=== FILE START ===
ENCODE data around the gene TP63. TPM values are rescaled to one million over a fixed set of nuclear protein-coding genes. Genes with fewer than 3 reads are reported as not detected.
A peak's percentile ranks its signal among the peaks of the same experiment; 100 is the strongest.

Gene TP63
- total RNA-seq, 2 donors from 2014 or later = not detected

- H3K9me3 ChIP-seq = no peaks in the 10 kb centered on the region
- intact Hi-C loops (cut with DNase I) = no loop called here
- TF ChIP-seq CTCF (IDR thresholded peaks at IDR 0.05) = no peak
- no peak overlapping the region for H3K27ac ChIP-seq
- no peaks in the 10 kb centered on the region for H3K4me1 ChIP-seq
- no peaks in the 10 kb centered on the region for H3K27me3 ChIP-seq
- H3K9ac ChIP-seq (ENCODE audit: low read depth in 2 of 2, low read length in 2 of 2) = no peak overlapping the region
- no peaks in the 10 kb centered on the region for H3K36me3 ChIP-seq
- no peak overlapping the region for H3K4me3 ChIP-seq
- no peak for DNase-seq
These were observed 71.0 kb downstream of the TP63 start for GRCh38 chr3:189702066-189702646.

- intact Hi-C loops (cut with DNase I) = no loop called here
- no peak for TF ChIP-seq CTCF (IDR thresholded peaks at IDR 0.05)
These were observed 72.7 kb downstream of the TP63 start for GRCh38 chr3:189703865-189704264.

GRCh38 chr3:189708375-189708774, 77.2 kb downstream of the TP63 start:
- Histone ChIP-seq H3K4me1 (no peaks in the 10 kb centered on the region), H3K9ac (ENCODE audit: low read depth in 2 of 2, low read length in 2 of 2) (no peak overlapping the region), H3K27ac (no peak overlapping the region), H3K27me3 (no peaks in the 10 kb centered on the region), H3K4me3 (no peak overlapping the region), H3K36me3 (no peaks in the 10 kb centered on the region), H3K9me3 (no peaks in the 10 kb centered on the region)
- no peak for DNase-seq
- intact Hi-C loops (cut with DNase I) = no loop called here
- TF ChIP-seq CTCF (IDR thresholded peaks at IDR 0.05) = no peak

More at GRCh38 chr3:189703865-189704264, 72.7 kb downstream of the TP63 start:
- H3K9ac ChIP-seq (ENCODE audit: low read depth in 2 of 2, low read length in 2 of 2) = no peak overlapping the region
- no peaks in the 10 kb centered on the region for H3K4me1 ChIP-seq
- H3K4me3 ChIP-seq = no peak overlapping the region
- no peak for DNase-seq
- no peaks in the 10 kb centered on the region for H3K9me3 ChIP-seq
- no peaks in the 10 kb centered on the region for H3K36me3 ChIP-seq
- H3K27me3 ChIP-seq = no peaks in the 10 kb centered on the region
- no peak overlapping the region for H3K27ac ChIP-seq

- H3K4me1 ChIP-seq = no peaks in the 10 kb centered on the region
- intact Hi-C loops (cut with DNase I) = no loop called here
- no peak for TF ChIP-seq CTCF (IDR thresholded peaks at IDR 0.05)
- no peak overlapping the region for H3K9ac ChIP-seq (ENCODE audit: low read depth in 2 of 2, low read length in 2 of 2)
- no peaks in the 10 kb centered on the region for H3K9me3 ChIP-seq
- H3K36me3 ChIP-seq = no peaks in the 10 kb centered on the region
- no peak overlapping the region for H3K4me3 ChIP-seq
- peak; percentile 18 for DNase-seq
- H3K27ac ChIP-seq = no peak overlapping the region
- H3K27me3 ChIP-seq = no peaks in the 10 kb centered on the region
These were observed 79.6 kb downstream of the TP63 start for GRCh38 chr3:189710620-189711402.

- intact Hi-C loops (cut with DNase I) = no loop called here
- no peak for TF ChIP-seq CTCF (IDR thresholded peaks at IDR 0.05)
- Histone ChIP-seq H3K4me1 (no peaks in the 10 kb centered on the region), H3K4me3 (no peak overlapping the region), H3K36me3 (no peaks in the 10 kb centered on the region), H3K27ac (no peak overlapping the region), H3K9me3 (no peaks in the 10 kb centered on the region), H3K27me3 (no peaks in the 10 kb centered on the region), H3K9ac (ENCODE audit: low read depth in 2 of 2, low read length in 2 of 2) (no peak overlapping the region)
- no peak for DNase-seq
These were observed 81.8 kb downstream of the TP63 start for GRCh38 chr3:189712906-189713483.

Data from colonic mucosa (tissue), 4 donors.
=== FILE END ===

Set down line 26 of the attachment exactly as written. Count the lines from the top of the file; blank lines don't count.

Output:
- no peaks in the 10 kb centered on the region for H3K4me1 ChIP-seq